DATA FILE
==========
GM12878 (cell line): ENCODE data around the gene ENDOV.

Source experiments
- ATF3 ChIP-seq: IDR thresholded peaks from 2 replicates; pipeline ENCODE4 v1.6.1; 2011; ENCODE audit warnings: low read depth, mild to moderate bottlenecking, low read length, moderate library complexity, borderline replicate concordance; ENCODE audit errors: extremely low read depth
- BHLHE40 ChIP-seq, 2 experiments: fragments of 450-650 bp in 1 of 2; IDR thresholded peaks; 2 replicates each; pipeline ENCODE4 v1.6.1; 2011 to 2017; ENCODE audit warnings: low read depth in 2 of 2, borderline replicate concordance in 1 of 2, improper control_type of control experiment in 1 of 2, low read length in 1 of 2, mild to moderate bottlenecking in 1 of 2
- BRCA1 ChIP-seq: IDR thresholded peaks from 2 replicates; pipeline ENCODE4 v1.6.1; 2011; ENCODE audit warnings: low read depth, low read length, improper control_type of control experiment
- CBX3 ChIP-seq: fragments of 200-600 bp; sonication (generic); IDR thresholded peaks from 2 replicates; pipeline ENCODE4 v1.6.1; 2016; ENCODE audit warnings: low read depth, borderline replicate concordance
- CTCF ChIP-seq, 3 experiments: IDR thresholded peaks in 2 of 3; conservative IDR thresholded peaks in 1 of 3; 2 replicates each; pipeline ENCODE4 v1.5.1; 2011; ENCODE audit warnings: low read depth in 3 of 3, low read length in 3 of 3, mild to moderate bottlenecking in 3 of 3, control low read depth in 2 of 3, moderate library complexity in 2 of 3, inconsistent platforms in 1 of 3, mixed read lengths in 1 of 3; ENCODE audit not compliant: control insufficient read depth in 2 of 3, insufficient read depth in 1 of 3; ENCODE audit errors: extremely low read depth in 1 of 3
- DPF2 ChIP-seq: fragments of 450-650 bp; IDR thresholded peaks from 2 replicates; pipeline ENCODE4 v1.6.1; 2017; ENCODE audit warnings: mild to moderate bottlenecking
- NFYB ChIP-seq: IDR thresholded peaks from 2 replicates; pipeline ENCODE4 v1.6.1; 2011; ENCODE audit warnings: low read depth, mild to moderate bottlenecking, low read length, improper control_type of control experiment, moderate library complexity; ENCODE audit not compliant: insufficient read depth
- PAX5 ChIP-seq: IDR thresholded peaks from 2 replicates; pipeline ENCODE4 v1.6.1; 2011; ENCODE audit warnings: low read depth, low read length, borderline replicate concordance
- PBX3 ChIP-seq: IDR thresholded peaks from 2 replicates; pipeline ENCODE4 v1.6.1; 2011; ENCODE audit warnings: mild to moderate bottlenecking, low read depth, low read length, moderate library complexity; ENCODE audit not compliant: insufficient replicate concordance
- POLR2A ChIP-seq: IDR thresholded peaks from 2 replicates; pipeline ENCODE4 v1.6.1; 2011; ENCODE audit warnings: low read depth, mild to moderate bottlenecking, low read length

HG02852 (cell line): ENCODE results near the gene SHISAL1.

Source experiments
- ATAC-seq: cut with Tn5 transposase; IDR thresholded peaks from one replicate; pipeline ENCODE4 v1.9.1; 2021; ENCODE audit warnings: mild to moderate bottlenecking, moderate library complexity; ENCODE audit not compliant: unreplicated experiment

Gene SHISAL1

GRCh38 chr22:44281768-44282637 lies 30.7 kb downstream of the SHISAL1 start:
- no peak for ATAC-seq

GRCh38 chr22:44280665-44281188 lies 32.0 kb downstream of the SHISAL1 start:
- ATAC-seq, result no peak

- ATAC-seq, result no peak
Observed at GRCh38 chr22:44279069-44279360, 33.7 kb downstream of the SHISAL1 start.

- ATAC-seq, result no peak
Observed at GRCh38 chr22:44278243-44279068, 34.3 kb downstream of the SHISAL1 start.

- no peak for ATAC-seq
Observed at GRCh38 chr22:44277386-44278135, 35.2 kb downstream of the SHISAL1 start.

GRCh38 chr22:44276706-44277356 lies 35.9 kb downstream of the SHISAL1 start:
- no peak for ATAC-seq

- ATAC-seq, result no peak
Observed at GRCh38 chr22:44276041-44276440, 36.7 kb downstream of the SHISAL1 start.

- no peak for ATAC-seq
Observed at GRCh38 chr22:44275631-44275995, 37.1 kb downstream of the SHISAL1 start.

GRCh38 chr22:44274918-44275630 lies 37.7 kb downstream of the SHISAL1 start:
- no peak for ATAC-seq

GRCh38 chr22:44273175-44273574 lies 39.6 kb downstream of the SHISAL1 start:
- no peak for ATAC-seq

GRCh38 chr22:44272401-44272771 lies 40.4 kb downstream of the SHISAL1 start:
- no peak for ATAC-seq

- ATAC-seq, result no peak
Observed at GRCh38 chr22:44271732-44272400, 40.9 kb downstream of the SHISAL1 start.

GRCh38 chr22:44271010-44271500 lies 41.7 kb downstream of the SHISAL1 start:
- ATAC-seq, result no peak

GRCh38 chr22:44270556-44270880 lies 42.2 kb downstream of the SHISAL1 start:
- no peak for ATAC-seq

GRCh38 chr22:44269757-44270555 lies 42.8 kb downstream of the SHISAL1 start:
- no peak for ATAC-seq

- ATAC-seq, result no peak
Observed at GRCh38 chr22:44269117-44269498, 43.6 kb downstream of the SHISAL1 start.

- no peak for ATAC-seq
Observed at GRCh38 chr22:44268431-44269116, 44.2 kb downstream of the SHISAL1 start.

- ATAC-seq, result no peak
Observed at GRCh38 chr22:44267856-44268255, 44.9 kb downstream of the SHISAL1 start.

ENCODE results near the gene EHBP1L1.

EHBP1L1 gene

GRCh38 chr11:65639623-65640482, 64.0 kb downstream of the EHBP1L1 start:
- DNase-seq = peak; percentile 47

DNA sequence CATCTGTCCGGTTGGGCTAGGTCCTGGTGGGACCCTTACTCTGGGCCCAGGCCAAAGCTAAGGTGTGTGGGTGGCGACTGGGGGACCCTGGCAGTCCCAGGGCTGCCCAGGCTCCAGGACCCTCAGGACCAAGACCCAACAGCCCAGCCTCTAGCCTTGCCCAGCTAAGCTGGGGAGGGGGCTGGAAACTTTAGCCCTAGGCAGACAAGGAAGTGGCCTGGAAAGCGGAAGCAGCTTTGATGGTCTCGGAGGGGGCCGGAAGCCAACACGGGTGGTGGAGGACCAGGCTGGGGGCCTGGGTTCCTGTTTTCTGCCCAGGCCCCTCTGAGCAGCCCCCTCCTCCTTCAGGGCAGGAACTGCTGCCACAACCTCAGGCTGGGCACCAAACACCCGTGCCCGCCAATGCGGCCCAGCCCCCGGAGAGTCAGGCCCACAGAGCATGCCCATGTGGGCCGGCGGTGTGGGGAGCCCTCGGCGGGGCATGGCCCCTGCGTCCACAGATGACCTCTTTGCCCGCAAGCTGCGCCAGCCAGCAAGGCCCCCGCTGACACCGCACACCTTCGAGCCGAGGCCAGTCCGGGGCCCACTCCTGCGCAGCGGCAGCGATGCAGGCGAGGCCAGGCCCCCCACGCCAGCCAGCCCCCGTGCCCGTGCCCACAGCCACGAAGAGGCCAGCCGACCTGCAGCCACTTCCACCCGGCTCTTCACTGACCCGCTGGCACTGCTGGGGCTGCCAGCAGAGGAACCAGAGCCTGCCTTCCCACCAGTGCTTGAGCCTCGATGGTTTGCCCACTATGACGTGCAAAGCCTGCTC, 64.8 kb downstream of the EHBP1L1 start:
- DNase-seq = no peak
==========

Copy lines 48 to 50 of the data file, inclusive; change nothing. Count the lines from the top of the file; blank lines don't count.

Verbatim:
Observed at GRCh38 chr22:44269117-44269498, 43.6 kb downstream of the SHISAL1 start.

- no peak for ATAC-seq
Observed at GRCh38 chr22:44268431-44269116, 44.2 kb downstream of the SHISAL1 start.